When it comes to domestic violence, please think before you comment
By Lulu Henderson
As I sit and watch the women on the television recount their experiences of domestic violence, tears begin to stream down my face and I turn the television off. I cannot take the pain that is surging through my body as I relive my own past. As a child I watched my mother being abused by multiple men in her life. I also had my own experiences. The heartbreaking part is the comments I see on Facebook and posts from those who take the issue so lightly. They joke about continuing to support the man. They blame the women who are reporting the crimes years later. As one comment said, “We all was fast and tried being with an older man.” They blame the parents of children who were molested.
Is this what our society has come to that we start blaming the victims instead of the aggressors? I vividly remember my mother’s boyfriend standing over my mother’s lifeless body screaming “Where the f*** are you going? I’ll kill you and the kids before I let you leave.” To this day I am terrified of men when they start using a loud voice. I start to go into panic mode, crying inside, trying to find that safe place within myself. It took me three years and some professional counselling to realize that I was suffering from post-traumatic stress.
I’d also like to address the people who blame parents when their children are molested. “Where was the parents?” they comment. One of my most heartbreaking memories is my father crying when he found out I was being molested and had been molested over a period of time. Like most parents, both of my parents were protective and very selective about who I was around. They would have never thought the person they trusted with my safety would expose me to this predator. I didn’t say anything because who would believe a 16-year-old talking about a man who was well known in the community? He had groomed me to believe that I had seduced him, and that it was twisted act of love he was showing me by doing this to me.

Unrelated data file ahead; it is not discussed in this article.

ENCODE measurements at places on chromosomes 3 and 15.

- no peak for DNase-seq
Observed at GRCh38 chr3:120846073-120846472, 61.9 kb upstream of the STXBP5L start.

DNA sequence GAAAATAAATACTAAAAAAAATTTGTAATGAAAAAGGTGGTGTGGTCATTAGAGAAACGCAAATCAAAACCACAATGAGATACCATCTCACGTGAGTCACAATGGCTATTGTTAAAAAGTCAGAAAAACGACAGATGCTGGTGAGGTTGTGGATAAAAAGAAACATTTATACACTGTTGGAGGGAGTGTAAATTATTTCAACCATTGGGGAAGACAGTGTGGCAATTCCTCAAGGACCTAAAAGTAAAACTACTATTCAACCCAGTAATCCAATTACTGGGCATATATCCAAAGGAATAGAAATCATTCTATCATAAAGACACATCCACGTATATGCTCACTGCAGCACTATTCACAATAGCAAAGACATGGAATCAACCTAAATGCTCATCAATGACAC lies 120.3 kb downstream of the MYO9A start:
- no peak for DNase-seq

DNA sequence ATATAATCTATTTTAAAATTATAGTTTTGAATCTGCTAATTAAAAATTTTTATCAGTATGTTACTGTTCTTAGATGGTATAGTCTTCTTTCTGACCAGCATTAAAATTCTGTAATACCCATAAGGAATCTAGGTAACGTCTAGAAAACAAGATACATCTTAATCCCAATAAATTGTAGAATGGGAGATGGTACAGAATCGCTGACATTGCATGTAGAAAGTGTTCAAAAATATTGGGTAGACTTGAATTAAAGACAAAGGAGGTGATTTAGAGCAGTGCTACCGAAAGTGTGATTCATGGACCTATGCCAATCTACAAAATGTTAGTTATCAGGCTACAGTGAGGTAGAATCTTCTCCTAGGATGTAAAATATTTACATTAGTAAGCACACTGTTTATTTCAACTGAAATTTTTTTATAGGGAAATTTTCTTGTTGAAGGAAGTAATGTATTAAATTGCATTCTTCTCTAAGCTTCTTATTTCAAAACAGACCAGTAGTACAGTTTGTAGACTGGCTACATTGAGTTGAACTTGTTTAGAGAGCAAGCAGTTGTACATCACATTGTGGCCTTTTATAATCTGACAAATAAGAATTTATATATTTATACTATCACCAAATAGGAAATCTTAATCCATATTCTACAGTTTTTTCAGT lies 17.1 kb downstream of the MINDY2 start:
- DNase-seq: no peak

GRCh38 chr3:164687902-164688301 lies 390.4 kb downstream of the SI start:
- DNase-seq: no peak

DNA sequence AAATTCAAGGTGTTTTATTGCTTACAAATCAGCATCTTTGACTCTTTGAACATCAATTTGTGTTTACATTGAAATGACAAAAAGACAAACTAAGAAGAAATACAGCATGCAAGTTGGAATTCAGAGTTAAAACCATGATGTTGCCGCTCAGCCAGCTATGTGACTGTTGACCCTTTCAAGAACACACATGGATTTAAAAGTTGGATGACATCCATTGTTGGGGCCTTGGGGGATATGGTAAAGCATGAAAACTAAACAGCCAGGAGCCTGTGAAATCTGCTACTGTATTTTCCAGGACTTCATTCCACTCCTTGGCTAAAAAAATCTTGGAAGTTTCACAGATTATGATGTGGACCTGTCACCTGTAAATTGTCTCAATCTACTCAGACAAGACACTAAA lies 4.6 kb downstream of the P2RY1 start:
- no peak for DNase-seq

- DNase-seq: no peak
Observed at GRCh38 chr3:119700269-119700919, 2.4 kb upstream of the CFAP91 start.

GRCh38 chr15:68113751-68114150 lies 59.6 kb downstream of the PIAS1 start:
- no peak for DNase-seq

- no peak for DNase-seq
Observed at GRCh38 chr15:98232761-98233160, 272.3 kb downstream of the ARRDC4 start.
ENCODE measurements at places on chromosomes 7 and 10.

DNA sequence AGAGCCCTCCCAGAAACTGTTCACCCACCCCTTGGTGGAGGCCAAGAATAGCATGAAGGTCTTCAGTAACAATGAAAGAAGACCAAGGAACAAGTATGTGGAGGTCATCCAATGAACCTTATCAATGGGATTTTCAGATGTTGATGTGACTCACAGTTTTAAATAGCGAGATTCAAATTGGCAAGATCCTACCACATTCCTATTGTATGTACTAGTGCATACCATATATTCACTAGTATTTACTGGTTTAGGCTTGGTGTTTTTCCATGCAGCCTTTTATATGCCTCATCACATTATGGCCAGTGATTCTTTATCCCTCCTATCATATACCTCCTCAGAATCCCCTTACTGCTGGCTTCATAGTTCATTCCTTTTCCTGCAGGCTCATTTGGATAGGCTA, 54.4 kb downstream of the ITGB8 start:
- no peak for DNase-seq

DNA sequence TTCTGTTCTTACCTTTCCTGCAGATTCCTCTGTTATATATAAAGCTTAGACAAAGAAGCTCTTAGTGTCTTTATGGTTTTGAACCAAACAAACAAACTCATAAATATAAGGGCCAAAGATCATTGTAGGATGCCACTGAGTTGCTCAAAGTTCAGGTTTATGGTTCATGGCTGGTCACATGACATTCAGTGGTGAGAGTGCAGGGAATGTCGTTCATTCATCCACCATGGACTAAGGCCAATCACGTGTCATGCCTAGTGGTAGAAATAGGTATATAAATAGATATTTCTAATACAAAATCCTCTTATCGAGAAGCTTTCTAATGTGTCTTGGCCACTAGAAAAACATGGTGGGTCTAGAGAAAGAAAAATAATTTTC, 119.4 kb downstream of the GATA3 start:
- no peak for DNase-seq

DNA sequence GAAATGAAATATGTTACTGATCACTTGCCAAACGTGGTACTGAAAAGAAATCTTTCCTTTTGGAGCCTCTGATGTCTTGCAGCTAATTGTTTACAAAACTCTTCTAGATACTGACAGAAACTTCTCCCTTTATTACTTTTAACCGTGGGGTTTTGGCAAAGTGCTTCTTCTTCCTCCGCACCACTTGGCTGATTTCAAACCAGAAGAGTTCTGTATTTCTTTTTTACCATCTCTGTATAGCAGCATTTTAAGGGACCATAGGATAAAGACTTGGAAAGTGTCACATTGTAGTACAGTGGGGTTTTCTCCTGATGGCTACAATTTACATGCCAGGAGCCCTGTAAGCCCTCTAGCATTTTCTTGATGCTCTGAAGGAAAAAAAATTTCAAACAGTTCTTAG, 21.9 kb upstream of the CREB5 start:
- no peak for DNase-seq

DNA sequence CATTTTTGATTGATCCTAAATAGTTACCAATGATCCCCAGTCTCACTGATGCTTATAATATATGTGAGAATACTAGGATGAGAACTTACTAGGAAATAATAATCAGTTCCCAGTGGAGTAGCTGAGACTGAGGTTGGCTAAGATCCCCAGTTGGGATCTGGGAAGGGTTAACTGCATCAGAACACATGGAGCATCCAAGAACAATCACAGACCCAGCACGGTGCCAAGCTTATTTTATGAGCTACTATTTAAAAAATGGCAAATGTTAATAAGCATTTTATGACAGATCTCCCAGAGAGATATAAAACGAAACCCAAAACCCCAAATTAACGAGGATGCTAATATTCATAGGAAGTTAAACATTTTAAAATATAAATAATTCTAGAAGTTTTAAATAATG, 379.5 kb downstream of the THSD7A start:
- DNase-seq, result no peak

We need to be more sensitive whenever someone tells us about an incident that occurs to them and not blame them. I have gone to support groups and met many others who had the same experience I did. They were assaulted by someone prominent in the community or who was respected in their circle. They were groomed to believe that no one would believe them, and that they would have no place to turn to for help. And when they finally told their story, they were not believed.
When are we going to start taking these accusations and reports more seriously and stop with the victim blaming? Sometimes our financial ties and status get in the way — no one wants to be seen as too liberal or too vocal.
When groups such as social clubs start frowning on the behavior of these predators and start taking it seriously, then we can start healing those being victimized. Then we give them a platform to voice their concerns. All too often we strip the voice of the victims and they become silent. My hope is that we will do better and try to support these women rather than victimize them again with comments and ideas that do not help their healing. We make a positive difference when we stop and educate ourselves about what’s really going on rather than commenting and speaking out of ignorance.
Louise Henderson has four daughters — one at Texas A&M (Elizabeth), two at University High School (Rachel and Naomi) and one at Cesar Chavez Middle School (Rebecca) — and puppy named Rico. She and her family have lived in Waco for six years and are very active in our community. She is a member of the Junior League of Waco, NAACP of Waco, and Waco Knight Riders. She graduated from McLennan Community College with an Associate’s Degree in Child Development and is working towards a Bachelor’s degree in Child and Family studies at Tarleton State University. She loves Taco Tuesday at Rosas Café and volunteering in Waco. She is the founder of the Central Texas Divas, a social club for women and young girls to empower and educate about them about self-improvement and our community.
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